Payday loans create a cycle of debt that diminishes the income of vulnerable households
Marketed as short-term relief for a cash crunch, payday loans carry annual interest rates of 400 percent and are designed to catch working people – or those with a steady source of income such as Social Security or a disability check – in a long-term debt trap.
The terms are set so that borrowers most often cannot pay off the loan on payday when it's due without leaving a large gap in their budget, often forcing them to immediately take out a new loan after paying the first one back. One recent study found that people who took out payday loans nearly doubled their chances of filing for bankruptcy. These households' higher bankruptcy risk exists even when compared to households with similar financial status who were denied a payday loan.
Overdraft fees burden the same people: those living paycheck-to-paycheck. Banks and credit unions routinely approve uncovered transactions without warning their customers of a negative account balance, and charge an average $34 fee for each incident, even when the uncovered purchase amounts to just a few dollars.
Do borrowers pay more in overdraft fees when payday loans aren't available?
Payday lenders argue that working people are better off getting a payday loan than overdrawing their account, and claim that meaningful curbs on abusive payday lending, such as a 36% rate cap, will only increase the number of overdrafts incurred by cash-strapped families. This does not bear out—payday loans and overdrafts are not substitutes for each other. Rather, as shown in a University of North Carolina study of low- and moderate-income families—and the industry's own surveys—payday borrowers tend to have a variety of options besides a taking payday loan or incurring an overdraft fee.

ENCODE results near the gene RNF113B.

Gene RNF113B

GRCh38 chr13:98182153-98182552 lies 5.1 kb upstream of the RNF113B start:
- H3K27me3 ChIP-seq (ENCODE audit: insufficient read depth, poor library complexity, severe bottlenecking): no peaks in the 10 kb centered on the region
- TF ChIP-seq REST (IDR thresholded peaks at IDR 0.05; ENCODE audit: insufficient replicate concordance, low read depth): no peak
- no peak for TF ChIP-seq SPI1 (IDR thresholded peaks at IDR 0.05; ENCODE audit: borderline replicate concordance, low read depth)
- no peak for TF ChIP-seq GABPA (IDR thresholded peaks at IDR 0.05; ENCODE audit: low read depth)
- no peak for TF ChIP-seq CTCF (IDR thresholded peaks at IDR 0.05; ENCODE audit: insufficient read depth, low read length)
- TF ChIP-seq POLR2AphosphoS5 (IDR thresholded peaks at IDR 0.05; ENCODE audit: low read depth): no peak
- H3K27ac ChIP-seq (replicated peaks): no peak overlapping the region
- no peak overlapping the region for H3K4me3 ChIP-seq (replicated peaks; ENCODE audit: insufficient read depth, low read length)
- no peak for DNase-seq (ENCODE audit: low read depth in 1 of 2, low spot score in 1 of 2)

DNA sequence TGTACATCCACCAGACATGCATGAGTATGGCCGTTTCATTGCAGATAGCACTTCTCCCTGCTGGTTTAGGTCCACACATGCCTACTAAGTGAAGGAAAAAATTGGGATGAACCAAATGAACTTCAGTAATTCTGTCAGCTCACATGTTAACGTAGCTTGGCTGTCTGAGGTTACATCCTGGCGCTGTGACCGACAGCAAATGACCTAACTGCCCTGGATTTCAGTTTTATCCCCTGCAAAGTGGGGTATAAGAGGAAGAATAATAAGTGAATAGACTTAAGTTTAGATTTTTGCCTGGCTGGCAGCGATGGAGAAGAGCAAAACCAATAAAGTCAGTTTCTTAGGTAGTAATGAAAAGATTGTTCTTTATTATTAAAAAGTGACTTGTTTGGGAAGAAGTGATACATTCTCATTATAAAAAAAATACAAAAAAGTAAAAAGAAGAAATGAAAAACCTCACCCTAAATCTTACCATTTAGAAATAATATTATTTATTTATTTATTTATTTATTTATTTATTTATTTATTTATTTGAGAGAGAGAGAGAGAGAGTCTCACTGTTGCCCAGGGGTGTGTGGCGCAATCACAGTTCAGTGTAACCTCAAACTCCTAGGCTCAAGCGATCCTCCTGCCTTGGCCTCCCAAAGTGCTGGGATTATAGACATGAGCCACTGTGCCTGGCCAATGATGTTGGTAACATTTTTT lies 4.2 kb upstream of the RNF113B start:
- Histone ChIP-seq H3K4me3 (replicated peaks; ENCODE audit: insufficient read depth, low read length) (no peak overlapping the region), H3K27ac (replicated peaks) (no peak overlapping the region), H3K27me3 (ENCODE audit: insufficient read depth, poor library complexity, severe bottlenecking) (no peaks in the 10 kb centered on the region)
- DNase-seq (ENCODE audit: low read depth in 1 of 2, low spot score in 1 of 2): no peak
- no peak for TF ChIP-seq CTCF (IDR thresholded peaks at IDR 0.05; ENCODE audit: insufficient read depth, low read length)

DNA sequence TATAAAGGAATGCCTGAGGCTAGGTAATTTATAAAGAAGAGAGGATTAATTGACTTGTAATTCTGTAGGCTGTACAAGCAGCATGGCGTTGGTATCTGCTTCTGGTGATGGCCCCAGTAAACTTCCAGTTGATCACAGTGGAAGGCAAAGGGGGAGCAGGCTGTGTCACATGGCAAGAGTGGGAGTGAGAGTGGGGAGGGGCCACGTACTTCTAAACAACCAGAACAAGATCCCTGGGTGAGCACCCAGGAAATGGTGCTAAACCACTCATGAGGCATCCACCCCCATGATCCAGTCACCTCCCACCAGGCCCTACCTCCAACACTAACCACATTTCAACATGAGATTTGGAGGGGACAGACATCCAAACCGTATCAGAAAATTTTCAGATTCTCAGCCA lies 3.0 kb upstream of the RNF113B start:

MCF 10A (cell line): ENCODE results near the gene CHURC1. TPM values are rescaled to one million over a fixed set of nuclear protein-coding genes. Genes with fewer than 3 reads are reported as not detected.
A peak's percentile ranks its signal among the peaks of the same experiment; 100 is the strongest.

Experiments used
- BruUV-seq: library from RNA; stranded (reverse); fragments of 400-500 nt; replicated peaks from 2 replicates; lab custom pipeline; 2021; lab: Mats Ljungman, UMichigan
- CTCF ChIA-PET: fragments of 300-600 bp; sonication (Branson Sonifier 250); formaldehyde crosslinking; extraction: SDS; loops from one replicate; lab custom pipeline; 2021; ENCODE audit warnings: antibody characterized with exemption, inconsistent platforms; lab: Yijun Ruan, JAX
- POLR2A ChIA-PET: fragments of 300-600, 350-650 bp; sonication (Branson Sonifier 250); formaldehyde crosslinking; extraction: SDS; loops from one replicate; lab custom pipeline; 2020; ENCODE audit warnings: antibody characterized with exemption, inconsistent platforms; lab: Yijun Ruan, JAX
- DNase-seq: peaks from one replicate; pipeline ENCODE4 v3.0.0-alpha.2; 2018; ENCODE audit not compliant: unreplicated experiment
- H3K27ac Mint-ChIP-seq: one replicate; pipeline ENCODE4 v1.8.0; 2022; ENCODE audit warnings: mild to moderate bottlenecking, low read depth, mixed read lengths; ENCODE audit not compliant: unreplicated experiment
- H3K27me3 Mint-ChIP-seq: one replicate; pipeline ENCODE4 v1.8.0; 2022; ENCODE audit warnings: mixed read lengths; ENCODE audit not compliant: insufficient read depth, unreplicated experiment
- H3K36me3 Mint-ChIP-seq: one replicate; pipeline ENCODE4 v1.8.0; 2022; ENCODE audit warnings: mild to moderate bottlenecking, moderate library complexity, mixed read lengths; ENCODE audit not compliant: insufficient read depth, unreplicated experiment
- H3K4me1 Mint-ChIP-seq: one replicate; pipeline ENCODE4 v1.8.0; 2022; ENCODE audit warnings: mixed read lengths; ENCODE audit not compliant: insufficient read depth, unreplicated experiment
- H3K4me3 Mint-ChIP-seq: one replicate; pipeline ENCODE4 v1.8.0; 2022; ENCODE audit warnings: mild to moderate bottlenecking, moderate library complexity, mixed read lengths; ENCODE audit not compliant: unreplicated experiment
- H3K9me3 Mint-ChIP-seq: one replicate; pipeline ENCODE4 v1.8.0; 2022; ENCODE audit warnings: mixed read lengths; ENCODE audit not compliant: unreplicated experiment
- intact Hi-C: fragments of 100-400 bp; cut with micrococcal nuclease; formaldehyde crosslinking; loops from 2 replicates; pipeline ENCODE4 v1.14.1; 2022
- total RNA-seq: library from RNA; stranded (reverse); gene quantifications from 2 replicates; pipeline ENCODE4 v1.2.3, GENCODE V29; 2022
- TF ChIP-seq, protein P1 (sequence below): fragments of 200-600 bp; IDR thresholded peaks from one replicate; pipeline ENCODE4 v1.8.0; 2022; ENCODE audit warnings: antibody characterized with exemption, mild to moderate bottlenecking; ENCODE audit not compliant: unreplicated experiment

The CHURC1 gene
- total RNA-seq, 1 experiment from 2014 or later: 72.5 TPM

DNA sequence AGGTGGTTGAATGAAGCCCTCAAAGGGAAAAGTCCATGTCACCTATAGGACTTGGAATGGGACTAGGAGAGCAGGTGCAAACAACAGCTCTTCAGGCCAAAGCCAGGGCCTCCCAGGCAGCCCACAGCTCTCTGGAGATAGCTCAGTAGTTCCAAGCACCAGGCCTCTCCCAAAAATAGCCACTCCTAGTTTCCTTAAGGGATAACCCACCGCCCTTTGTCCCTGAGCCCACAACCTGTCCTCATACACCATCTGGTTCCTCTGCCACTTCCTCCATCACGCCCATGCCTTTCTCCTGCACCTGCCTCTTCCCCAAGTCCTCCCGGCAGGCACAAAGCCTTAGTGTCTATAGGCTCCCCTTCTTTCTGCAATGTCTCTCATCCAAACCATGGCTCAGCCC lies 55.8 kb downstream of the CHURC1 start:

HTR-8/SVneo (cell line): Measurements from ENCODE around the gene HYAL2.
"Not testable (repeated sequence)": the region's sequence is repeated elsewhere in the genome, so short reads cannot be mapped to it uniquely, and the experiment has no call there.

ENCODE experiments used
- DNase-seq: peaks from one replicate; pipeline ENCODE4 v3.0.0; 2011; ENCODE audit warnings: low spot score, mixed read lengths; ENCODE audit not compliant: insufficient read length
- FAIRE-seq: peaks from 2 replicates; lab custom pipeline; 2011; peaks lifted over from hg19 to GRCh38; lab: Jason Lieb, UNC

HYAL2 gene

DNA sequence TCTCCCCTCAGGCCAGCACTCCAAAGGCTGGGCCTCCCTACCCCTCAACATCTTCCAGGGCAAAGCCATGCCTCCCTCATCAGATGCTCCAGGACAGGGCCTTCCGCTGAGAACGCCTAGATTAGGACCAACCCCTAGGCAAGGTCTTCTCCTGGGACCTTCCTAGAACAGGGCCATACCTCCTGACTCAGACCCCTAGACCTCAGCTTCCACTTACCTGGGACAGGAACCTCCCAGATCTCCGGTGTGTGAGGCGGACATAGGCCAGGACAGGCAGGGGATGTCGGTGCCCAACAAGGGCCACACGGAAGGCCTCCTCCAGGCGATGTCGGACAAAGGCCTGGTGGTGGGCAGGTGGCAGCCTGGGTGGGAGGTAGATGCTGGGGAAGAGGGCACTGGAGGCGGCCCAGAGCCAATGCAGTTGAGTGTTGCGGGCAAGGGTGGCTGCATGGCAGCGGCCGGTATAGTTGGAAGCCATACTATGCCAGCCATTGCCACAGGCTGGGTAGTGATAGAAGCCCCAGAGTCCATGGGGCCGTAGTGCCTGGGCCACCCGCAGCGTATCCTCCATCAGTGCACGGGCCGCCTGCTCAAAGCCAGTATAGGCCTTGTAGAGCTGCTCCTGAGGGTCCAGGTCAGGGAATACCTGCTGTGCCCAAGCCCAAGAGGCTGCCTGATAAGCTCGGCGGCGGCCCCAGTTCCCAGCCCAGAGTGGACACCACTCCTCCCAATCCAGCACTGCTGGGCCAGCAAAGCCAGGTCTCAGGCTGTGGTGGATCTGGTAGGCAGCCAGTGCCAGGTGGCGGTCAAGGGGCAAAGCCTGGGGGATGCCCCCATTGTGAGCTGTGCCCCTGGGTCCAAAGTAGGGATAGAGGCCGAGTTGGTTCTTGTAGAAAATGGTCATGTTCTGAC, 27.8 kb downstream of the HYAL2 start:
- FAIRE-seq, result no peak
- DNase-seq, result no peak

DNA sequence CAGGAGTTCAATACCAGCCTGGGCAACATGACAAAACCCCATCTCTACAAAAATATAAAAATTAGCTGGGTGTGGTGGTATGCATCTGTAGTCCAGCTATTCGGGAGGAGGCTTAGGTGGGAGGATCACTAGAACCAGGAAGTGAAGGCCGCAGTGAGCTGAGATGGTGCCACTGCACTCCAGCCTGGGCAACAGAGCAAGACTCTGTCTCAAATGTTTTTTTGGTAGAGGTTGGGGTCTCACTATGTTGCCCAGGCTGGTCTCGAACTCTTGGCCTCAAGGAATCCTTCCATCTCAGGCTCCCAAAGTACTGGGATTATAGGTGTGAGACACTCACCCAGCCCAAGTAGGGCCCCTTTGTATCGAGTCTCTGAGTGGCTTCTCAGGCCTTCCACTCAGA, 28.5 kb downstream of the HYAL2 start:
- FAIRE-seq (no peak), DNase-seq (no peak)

In reality, most overdrafts are accidentally caused by small debit card purchases of about $20, not larger checks which might be used to pay an important bill. Very few bank customers knowingly overdraw their account—in a 2006 CRL survey, only five percent of accountholders reported ever using their debit card or writing a check when they knew there were not enough funds in their account to cover the transaction.
Additionally, a new study by Bretton Woods, a private consulting firm which lists the payday lenders' trade association as a client, shows no evidence that households in states without payday lending incur greater overdraft or NSF fees than households in other states. For example, two-thirds of the states without payday lending pay less than the national average in overdraft/NSF fees, and the share of household income spent on overdraft/NSF fees is the same or greater in states with payday lending, as compared to states without the product.
Payday loans don't prevent overdrafts – they increase them
Payday lending increases the odds that households will repeatedly overdraft and ultimately lose their checking accounts.
-Harvard Business School Study